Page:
A Closer Look: Inside the Most Luxurious Private Jets and What They Cost
You can charter a private jet for a lot less, though. For example, six to eight passengers fly for $2,700 to $3,500 per hour on a mid-size jet operated by charter service Pentastar Aviation.
4. A Yacht
Being rich lets you enjoy the toys of the rich, such as a yacht, said Corley.
For example, DreamWorks co-founder David Geffen bought a 454-foot yacht for an estimated $300 million from former Oracle CEO Larry Ellison, as reported by Forbes in 2013. The yacht, named Rising Sun, reportedly has 82 rooms, a private cinema and a wine cellar.
All Aboard: The Most Luxurious Yachts to Ever Set Sail
Although owning a yacht might be out of reach, you can vacation on one by taking a cruise.
The average amount spent on a cruise — including airfare — is $2,200, according to a survey by Cruise Lines International Association. However, you can enjoy a cruise for as little as $100 a day if you take advantage of last-minute deals and limit your spending onboard.
5. A Personal Driver
If you're super rich, you can afford to buy one — or several — of the most expensive cars in the world, such as a Ferrari F60 America or a Koenigsegg CCXR Trevita. However, Sun said most of her clients don't drive flashy cars. Instead, they have personal drivers.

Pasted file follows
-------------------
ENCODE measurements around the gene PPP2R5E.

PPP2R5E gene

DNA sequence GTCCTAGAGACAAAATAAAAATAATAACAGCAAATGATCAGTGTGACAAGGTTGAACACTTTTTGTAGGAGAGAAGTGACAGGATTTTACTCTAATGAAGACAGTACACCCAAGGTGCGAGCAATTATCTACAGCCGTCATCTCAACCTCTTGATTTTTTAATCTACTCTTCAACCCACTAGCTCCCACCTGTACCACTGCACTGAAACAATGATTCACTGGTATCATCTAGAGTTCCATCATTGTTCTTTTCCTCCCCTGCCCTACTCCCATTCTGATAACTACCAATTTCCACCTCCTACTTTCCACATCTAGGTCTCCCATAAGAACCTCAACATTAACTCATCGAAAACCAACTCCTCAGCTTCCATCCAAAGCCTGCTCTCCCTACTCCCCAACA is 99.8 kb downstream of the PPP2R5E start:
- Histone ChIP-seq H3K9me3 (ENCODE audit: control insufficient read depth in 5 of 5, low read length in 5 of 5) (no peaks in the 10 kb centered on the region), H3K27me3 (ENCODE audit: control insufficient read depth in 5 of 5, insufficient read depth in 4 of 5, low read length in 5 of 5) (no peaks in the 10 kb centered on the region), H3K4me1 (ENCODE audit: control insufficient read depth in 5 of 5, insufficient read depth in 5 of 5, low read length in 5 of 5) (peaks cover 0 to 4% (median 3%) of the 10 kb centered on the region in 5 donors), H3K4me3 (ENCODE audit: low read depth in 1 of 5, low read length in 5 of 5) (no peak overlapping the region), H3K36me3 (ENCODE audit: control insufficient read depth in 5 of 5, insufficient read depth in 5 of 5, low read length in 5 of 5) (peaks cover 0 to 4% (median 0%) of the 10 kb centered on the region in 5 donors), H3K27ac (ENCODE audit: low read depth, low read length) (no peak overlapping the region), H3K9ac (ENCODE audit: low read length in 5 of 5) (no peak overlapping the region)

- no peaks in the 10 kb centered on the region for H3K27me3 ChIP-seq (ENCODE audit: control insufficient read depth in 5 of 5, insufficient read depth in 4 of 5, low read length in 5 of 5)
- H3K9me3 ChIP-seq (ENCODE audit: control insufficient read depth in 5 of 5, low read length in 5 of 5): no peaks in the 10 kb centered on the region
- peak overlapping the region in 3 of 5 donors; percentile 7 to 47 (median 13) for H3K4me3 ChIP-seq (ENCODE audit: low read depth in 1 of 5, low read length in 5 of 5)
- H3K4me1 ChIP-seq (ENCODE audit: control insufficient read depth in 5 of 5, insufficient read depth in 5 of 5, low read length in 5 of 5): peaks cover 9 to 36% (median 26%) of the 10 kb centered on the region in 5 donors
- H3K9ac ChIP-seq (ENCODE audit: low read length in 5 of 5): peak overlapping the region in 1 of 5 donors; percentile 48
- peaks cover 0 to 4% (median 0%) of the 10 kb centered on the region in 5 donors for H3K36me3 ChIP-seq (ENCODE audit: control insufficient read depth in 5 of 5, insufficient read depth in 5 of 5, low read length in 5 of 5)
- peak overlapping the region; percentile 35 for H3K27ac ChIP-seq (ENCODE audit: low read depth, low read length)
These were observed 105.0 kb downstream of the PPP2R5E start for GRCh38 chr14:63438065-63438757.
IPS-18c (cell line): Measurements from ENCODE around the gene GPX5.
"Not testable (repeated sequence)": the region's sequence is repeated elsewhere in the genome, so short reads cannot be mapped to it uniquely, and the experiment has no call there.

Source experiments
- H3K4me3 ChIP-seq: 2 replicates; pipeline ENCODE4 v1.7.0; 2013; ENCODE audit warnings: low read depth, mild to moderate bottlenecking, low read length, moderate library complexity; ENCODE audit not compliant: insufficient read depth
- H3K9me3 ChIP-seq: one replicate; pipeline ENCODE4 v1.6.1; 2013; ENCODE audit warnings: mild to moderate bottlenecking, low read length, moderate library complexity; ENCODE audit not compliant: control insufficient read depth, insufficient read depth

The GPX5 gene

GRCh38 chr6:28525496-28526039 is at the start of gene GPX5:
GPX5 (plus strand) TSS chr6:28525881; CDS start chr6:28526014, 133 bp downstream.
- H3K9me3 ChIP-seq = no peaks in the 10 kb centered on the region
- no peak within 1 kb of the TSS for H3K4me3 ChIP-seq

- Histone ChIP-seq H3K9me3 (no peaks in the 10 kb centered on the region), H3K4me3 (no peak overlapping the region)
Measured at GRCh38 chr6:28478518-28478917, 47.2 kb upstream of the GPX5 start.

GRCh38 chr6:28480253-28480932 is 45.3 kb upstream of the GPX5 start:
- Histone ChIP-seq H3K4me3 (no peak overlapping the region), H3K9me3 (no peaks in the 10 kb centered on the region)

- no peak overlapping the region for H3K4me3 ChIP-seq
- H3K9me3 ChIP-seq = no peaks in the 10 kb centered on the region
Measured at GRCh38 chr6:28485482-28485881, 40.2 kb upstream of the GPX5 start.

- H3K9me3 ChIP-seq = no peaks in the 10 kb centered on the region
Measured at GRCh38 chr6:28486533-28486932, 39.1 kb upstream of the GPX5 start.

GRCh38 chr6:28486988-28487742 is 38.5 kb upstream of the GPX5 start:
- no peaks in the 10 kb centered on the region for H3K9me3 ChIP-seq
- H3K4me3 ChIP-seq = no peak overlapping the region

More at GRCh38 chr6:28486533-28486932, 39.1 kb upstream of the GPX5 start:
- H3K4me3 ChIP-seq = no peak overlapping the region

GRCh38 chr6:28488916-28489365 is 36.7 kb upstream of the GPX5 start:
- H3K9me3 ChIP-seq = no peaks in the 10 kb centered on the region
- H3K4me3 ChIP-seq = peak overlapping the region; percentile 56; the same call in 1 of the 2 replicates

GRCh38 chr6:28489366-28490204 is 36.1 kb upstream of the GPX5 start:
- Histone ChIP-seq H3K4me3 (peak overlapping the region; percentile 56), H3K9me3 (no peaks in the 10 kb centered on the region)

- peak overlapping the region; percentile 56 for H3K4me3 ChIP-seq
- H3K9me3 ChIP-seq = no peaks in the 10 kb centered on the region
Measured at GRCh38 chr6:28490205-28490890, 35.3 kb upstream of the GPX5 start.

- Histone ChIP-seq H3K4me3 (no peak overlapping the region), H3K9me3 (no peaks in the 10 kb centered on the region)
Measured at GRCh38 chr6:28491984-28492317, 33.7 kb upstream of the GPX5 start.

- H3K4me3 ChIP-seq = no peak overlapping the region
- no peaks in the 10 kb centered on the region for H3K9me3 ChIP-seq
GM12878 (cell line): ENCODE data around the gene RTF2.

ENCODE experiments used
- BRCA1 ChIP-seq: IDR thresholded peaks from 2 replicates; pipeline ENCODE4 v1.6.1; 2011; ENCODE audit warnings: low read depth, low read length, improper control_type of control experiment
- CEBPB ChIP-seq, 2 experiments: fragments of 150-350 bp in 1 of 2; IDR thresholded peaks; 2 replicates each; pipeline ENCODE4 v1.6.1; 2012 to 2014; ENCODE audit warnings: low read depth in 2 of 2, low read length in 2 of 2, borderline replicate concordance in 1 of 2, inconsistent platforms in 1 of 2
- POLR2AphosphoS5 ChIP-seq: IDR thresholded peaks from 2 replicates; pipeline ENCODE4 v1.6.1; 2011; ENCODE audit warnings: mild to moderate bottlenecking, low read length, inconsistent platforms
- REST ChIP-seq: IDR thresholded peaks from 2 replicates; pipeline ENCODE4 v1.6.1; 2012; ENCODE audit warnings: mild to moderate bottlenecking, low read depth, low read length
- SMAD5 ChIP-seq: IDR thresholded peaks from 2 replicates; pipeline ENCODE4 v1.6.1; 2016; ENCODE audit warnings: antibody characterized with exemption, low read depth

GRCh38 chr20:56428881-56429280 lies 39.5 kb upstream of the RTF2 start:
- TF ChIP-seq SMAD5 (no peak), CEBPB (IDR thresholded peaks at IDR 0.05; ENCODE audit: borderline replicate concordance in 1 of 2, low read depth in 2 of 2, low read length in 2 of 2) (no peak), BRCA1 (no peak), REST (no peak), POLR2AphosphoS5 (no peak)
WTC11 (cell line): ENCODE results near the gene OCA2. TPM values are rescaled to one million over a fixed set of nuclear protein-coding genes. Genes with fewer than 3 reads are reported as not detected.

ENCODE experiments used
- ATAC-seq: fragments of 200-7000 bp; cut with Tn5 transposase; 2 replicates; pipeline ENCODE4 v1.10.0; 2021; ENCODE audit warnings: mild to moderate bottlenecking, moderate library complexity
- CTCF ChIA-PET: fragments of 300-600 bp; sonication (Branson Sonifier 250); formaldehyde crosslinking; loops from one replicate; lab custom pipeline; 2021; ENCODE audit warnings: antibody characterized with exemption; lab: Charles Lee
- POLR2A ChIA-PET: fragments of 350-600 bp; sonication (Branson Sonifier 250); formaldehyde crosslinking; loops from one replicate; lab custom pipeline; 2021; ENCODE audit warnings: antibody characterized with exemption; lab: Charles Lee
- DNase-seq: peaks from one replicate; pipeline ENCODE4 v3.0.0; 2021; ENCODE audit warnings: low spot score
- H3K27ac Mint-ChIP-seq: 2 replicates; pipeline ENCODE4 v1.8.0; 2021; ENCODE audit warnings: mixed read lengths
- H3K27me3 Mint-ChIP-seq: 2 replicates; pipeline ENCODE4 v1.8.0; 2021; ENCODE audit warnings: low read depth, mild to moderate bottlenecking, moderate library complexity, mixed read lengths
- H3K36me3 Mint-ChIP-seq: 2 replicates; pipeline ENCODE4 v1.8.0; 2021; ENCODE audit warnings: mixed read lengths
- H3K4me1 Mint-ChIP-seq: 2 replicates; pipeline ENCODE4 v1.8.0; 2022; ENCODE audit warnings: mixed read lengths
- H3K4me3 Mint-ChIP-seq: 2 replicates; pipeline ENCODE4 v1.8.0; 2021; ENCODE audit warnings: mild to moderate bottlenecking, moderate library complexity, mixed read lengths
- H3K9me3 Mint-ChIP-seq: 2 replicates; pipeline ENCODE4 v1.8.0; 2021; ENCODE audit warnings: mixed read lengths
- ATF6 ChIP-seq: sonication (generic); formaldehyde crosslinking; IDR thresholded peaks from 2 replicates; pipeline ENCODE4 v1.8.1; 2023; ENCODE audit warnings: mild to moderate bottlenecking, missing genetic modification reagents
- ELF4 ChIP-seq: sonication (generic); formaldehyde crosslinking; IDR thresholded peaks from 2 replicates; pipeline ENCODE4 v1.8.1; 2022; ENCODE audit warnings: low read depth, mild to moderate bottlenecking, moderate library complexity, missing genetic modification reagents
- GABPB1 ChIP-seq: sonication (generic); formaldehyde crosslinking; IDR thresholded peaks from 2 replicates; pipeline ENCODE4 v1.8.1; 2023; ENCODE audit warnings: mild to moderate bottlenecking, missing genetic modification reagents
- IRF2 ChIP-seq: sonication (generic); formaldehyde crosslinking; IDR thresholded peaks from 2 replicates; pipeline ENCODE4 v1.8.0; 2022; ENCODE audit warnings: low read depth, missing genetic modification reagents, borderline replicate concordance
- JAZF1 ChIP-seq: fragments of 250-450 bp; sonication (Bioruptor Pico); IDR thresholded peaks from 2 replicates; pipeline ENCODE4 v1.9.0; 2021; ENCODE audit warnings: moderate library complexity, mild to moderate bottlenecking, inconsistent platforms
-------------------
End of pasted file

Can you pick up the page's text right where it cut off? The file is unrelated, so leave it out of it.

"Most of them do not drive," she said of her clients. They hire someone to drive for them so they can use their commute time to do business. Because time is money, the wealthy make the most of the time they have.
Although you might not be able to afford a personal driver, you can let others do the driving by taking public transportation so you can get more work done, and earn more money to, perhaps, pay for a driver one day.
6. Exclusive Investments
About half of Americans invest in stocks, according to a 2016 Gallup poll. Rather than own just a small share of a company, though, the rich can use their money to buy a much bigger stake, or even entire companies.
The rich also have opportunities to participate in little-known investment opportunities available only to the affluent, said Corley. For example, the wealthy can invest in hedge funds, which are generally only available to accredited investors who have earned income that exceeds $200,000 or have a net worth over $1 million, as determined by the Securities and Exchange Commission.
"They have access to things most of us don't," said Sun. But that doesn't mean the rich take a lot of risks with their money. In fact, they tend to invest conservatively, she said, because they want to preserve their wealth.
If you're investing for the long term, such as for retirement, you don't want to put all of your money into a risky investment in hopes of a big payoff. Consider these wealth-building secrets every rich person knows.
7. Teams to Manage Their Business and Personal Lives
"The very wealthy employ teams — teams at home, teams at work," said Sun.
The team at work can include business managers, attorneys, publicists and even people to manage their social media accounts. At home, they have a housekeeper, nanny, dog walker and others to assist with daily personal needs, she said. Being able to hire teams gives the rich more time to focus on making money.
The wealthy also can afford the best professionals, including accountants, financial planners and investment analysts, to help them manage their money, said Corley.